Lanessa Owens-Chaplin is an experienced lawyer with a demonstrated history of working in the non-profit sector. As Director of Environmental Justice Projects of The American Civil Liberties Union of New York, she leads the state-wide initiative to restore, uplift, and work alongside marginalized and environmental justice communities, with a specific focus on addressing environmental racism. Skilled in civil liberties, civil rights, environmental justice, leadership, litigation, and intergovernmental relations, her advocacy efforts have been instrumental at centering the voices of marginalized communities impacted by environmental racism.
Ms. Owens-Chaplin began her legal career in 2012 as a law associate at Hiscock Legal Aid where she challenged lower courts harsh and excessive sentencing decisions. Advocated in the legal services Ms. Owens-Chaplin wanted to effect policies that impacted marginalized communities. She joined the New York State legislative house as legal counsel and later became Deputy Secretary of Intergovernmental Affairs to the Speaker of the New York State Assembly, working closely with government leaders on proposing, drafting, and negotiating policy reforms such as criminal justice reform, anti-poverty initiatives and equitable access to capital.
Ms. Owens-Chaplin's dedication to her community led to her co-founding the Diversity & Inclusion internship program. She is the Founder and Executive Director of the William Herbert Johnson Bar Association of Central New York, the only Black bar association in the region. She currently is appointed to the New York State Judicial Commission and the Commissioner of the Human Rights Division.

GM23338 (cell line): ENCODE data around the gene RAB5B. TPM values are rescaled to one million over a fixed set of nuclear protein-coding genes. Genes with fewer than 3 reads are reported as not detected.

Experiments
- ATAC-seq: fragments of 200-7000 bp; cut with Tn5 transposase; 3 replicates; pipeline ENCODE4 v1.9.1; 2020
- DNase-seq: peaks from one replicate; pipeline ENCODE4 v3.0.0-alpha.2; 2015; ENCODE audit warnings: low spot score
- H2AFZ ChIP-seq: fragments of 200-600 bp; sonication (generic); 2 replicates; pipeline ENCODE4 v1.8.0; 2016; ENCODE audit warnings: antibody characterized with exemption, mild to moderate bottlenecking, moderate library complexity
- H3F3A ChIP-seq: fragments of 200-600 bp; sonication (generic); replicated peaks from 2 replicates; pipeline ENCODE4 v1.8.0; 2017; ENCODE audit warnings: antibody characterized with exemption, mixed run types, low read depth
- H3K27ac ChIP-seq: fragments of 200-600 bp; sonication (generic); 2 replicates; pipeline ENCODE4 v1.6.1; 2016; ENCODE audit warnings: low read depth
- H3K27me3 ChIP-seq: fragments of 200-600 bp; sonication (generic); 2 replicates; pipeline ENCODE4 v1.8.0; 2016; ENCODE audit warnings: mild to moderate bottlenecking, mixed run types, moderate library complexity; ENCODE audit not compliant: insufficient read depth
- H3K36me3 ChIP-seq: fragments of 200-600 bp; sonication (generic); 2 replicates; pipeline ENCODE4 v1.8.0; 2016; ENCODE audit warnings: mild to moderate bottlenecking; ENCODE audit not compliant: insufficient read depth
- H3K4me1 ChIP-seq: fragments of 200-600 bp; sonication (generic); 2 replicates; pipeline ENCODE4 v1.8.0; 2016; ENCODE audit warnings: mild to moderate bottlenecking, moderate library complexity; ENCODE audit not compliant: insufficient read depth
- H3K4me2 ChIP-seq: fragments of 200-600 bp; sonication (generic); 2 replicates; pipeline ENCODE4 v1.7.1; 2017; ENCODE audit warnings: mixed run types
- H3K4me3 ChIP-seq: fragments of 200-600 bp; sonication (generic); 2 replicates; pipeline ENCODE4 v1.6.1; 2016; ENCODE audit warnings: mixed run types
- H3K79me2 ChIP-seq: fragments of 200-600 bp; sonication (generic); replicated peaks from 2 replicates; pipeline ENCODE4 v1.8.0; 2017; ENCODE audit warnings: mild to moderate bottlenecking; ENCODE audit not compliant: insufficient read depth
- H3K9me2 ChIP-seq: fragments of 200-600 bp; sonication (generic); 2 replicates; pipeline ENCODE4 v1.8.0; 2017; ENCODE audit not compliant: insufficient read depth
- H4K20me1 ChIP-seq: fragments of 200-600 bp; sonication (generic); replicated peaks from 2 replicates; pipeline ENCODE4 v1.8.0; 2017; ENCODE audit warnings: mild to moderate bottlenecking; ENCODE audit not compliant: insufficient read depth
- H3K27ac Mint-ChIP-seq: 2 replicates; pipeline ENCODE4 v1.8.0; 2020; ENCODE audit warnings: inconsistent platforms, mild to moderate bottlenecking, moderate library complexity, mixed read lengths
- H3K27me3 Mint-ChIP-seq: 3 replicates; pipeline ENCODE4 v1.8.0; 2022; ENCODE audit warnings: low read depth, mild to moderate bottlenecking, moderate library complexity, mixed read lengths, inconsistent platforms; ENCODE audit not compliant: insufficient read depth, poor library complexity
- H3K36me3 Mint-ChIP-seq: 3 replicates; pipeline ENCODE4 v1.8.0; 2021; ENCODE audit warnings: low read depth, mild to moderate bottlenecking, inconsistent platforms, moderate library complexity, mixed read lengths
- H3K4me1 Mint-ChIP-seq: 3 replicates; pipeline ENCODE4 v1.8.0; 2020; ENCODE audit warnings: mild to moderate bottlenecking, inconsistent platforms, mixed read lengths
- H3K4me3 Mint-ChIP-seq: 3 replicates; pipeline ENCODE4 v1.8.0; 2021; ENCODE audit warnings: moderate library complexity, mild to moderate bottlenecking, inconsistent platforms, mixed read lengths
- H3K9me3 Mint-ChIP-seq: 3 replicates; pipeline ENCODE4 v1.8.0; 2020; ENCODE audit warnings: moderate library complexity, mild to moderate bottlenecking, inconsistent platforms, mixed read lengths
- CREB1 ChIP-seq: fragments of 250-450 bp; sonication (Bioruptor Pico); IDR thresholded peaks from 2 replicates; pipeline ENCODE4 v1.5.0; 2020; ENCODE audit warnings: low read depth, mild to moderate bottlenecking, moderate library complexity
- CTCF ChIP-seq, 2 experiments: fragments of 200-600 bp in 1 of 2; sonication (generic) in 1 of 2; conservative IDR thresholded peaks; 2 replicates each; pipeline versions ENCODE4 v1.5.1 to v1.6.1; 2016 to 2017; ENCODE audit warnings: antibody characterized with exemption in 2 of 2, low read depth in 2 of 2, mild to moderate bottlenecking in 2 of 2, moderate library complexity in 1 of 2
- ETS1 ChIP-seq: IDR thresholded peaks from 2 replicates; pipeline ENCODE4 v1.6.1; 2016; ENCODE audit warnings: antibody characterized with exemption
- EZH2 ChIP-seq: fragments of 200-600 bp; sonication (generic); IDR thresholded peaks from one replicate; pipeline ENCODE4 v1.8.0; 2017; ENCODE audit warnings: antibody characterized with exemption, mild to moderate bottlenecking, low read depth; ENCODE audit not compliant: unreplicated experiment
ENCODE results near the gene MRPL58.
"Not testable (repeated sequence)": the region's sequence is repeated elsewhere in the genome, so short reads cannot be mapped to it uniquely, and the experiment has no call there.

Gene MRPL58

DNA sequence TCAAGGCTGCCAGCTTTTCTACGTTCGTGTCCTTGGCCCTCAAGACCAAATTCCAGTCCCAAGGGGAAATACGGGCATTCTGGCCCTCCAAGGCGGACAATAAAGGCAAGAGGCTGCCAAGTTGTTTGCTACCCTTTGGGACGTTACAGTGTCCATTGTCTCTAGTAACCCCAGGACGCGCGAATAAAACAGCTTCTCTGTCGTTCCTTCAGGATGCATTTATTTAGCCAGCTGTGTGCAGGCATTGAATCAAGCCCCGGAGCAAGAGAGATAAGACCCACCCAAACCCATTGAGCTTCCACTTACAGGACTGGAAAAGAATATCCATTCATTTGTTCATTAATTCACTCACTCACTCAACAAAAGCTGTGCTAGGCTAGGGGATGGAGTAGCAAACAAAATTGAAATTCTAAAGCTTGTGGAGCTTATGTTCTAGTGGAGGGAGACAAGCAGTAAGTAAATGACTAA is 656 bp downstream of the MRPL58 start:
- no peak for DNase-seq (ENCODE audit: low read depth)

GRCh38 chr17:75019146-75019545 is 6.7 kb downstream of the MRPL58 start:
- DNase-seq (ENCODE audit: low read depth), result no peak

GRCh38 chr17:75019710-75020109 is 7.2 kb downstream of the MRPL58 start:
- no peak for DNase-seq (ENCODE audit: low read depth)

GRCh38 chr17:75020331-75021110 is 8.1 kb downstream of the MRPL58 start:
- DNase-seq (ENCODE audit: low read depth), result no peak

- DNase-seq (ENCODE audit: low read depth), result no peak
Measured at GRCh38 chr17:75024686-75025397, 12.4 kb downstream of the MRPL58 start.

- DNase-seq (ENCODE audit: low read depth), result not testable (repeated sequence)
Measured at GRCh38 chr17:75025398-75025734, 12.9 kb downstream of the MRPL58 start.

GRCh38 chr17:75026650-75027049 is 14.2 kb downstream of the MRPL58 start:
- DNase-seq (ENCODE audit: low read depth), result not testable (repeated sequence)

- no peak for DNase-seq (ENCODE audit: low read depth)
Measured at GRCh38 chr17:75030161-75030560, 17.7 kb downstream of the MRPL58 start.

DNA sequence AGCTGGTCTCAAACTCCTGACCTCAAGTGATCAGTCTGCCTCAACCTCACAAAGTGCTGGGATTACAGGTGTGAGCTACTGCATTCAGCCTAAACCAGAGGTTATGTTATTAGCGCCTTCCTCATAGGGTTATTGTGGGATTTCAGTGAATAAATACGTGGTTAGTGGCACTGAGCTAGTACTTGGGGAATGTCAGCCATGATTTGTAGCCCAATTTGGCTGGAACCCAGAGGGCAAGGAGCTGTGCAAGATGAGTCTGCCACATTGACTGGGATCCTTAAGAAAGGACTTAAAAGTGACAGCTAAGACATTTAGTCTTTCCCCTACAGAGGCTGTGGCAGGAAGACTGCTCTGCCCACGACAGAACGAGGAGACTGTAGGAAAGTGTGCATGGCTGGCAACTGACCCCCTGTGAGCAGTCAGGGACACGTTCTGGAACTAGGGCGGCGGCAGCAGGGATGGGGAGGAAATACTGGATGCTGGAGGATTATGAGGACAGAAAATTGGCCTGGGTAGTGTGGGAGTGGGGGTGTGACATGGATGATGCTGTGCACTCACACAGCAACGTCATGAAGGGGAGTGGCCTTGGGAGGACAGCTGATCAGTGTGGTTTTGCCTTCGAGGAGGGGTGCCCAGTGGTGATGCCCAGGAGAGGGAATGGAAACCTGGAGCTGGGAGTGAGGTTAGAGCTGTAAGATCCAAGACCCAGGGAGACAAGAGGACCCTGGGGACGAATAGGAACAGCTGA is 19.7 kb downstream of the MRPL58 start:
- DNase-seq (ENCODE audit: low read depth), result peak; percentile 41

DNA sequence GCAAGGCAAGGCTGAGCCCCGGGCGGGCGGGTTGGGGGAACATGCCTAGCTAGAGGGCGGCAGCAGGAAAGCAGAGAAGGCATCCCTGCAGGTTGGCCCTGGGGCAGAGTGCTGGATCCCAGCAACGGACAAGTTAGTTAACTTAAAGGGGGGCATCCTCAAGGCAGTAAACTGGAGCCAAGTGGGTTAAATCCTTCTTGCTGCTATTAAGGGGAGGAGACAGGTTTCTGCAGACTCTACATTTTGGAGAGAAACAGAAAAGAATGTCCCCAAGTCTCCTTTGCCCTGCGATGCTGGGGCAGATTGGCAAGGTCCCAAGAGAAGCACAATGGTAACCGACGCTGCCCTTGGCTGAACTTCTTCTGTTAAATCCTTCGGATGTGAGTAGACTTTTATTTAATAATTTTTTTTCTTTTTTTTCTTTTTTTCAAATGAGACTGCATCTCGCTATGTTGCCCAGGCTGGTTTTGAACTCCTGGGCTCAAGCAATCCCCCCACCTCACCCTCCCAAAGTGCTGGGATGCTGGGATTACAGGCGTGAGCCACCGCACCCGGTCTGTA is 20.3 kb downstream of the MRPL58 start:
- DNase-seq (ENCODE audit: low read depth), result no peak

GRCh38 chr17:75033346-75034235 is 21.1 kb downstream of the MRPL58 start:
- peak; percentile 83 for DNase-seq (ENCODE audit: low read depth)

In addition to her Juris Doctorate, Lanessa received her L.L.M in Environmental Law and has been recognized for her efforts to seek justice including 2015 Award Recipient, New York State Bar Association, Young Lawyers Award, 2016 Award Recipient, New York State NAACP, Melchor, May, McKinney Honor, 2017 Award Recipient, Seeds For Change, a recognition of civil rights litigation addressing the carceral systems disproportionate impact on children of color. And most notably, her 2022 Doctorate in Human Letters, granted by the State University of New York, awarded for over 10 years of dedicated service to the non-profit sector to restoring, uplifting, and working alongside marginalized communities, with a specific focus on achieving racial equity and environmental justice.
Publications include, Building a Better Future, The Structural Racism Built into I-81, and How to Tear it Down. December 2, 2020 and Tulsa’s Greenwood neighborhood wasn’t America’s only Black Wall Street, USA Today, May 21, 2021.